Ofcom, the new British supra-regulator for broadcast, telecoms and online media which takes up the reins of power on December 29, plans a comprehensive review of the nation's public service broadcasting needs and the extent to which they are presently met.

The review is led by Ofcom senior partner Ed Richards, erstwhile media advisor to the prime minister and former head of strategy at the BBC. It is hyped as "the most extensive study into the nature and delivery of public service broadcasting yet undertaken in the UK".

The watchdog will conduct industry and public soundings, the latter among six thousand households. It will also enquire into the needs of specific social and ethnic groups and whether they are adequately met by the status quo.

In addition there will also be a series of seminars across the UK encouraging viewers to attend and express their views - which can also be registered via Ofcom's website.

Says Richards: "We want to place viewers and programmes at the heart of the review. We will consult widely, both formally and informally … We know through existing research that people have strong opinions about what they think is good television. Our review aims to establish a clear view of what public service television is, and how it is best delivered, both today and in the future."

In an attempt to determine the true cost and value of public service programming, broadcasters will be required to supply data covering the last five years. Among the details required are costs, revenues and volumes of different programmes, the expenditure associated with each channel and how well it contributes to fulfilling the public service requirements set out in the recently implemented Communications Act.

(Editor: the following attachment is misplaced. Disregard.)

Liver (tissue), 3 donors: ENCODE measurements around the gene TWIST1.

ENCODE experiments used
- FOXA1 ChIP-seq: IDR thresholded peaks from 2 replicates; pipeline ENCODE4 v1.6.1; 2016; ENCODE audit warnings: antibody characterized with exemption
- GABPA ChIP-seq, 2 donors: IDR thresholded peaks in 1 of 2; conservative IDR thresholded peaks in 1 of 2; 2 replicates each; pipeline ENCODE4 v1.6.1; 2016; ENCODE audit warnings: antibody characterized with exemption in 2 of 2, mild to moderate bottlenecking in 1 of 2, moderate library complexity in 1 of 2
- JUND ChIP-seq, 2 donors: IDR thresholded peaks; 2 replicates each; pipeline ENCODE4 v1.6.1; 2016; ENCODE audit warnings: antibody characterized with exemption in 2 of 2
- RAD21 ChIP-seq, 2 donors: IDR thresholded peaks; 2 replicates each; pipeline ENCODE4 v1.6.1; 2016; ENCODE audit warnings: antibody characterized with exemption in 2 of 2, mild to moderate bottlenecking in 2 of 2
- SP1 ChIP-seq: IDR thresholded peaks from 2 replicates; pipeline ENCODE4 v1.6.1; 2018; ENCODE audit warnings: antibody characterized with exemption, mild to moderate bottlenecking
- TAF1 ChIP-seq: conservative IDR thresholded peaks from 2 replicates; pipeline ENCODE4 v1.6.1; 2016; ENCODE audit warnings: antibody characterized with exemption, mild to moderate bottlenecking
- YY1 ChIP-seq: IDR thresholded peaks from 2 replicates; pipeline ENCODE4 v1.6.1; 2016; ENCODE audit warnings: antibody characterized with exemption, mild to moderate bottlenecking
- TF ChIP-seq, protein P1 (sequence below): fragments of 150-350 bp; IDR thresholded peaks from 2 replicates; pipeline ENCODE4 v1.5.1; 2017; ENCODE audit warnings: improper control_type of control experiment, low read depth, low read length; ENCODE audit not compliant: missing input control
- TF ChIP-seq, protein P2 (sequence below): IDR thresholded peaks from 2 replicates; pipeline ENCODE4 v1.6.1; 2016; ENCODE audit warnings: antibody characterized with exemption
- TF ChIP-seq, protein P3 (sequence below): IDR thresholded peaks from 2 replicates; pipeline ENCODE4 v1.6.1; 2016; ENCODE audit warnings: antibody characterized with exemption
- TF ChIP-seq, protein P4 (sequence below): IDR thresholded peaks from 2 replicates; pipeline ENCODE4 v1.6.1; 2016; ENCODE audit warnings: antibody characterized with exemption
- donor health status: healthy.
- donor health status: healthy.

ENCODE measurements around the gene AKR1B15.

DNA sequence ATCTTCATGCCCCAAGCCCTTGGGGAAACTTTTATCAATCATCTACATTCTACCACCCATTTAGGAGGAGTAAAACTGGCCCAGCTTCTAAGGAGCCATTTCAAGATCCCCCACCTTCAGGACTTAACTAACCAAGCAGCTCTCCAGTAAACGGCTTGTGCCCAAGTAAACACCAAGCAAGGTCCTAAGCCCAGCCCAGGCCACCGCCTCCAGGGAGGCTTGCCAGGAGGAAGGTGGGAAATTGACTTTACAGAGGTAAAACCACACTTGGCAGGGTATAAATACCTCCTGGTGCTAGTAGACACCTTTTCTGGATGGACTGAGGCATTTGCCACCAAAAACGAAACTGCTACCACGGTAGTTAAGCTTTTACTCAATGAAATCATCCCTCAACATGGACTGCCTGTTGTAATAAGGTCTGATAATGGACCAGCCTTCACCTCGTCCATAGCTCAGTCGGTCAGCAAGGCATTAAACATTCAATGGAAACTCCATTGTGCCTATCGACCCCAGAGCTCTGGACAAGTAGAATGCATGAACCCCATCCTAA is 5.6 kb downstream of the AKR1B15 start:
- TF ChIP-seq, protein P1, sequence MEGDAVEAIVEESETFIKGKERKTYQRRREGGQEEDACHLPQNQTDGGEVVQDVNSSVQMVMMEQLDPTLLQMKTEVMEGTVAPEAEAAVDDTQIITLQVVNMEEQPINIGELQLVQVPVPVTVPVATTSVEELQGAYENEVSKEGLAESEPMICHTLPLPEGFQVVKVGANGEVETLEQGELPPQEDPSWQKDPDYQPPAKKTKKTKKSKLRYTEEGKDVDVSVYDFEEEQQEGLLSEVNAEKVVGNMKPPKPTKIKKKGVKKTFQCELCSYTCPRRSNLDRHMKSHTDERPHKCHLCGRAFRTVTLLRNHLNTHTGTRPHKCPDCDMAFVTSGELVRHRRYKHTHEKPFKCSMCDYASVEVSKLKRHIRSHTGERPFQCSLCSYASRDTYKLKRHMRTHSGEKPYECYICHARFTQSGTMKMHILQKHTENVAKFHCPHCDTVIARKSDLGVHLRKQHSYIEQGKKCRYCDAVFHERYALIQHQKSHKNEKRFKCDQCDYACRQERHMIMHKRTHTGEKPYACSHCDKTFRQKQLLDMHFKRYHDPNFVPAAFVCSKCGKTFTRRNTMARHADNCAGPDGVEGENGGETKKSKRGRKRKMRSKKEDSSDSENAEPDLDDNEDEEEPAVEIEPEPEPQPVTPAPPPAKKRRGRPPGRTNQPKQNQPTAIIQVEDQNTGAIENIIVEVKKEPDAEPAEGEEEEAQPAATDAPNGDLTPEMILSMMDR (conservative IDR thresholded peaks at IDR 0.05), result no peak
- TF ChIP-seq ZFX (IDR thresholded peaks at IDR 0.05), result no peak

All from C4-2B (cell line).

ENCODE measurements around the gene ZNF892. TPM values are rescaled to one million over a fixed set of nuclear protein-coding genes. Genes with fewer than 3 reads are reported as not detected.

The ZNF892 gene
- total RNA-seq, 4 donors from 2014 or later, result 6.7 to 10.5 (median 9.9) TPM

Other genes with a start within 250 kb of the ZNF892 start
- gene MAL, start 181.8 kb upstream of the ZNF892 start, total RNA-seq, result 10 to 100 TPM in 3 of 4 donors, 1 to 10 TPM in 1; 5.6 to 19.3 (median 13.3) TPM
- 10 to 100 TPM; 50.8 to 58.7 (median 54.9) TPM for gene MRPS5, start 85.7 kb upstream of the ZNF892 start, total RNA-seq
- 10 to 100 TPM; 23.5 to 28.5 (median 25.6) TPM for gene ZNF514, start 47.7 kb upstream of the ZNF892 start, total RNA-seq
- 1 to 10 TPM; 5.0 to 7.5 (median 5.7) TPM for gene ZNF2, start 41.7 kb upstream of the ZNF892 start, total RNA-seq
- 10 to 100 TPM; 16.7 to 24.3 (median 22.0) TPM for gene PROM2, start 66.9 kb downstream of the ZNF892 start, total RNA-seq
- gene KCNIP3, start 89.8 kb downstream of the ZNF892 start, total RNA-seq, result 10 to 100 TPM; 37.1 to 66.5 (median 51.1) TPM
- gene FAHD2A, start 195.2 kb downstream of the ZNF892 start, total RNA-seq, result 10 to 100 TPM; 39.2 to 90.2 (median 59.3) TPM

Some see the review as sweaty palms time for the BBC, currently under siege both by commercial rivals such as News Corporation and axe-grinders from both sides of the political divide.

With the BBC's charter due for renewal in 2006, Ofcom's findings are certain to be channelled into the government's reappraisal of the state-owned broadcaster's role. Many within (and without) the BBC fear this process could provide an opportunity for settling old political scores.

Ofcom supersedes and melds the respective functions of five former regulatory organizations: the Broadcasting Standards Commission, the Independent Television Commission, the Office of Telecommunications, the Radio Authority and the Radio Communications Agency. Its remit does not extend to press and billboard advertising which remains the responsibility of the Advertising Standards Authority.

Data sourced from: MediaGuardian.co.uk; additional content by WARC staff